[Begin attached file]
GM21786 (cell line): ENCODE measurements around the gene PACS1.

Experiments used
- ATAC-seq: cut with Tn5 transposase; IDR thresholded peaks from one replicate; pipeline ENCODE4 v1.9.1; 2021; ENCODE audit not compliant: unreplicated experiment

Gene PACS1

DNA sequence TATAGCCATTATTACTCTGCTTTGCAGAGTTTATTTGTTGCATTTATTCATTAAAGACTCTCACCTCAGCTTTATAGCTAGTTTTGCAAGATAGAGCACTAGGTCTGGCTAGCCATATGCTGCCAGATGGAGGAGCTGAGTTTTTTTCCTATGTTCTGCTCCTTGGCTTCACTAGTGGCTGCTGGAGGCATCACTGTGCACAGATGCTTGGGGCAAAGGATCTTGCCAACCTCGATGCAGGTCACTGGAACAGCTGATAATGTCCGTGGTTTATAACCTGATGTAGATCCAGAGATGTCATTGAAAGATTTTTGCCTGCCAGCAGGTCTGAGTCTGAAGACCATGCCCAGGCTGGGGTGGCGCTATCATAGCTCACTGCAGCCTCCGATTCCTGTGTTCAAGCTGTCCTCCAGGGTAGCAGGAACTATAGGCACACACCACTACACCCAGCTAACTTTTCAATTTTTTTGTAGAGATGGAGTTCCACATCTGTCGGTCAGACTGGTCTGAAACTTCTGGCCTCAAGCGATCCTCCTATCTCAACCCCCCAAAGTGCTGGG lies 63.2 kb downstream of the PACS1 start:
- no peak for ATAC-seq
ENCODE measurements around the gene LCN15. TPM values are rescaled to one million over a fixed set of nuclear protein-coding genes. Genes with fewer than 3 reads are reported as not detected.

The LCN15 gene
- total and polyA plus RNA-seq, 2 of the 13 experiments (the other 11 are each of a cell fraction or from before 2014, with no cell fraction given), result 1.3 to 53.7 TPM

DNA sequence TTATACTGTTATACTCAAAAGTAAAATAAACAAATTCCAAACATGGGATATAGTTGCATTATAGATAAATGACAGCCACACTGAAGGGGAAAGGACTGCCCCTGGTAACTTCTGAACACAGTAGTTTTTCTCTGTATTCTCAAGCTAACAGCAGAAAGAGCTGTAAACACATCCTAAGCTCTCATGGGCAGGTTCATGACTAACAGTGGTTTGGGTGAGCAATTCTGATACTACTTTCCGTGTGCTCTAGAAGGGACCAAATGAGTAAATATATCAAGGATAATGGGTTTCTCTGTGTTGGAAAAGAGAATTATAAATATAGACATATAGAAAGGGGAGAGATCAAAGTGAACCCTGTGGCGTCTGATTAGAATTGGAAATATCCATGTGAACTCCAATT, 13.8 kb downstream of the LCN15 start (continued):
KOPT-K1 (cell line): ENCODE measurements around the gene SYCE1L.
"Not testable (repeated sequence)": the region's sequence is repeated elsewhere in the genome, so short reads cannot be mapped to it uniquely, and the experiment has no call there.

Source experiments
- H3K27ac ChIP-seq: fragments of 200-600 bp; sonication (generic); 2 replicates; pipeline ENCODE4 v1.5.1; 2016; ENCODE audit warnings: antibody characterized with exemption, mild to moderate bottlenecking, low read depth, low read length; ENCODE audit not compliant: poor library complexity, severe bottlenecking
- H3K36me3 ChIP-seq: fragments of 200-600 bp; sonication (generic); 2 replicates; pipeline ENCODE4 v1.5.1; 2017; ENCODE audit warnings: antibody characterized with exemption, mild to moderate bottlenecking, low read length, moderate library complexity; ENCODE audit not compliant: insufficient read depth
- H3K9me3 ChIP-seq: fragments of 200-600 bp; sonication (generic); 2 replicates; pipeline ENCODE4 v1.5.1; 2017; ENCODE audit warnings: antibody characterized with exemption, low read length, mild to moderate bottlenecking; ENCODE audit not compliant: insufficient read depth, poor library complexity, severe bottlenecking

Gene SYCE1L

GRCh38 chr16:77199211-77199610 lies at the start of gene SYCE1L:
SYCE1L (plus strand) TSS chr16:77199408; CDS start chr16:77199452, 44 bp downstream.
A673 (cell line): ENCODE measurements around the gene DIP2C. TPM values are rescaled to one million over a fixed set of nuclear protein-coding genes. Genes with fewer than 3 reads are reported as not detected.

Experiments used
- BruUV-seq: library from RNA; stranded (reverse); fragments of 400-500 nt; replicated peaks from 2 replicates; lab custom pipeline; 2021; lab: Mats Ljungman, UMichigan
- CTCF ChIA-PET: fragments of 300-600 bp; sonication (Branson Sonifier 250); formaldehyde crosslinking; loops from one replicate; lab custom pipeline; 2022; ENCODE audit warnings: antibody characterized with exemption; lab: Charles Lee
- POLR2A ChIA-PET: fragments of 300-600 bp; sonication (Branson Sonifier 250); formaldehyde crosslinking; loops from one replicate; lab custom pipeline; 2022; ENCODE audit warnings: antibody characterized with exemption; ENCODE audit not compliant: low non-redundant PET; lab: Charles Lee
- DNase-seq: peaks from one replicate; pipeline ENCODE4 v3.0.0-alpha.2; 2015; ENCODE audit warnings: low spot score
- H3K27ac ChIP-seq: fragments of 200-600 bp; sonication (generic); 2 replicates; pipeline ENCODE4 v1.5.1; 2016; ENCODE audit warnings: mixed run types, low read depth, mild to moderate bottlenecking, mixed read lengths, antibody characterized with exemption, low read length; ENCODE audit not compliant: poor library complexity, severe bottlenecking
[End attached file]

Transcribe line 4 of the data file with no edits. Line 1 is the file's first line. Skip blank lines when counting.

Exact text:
Gene PACS1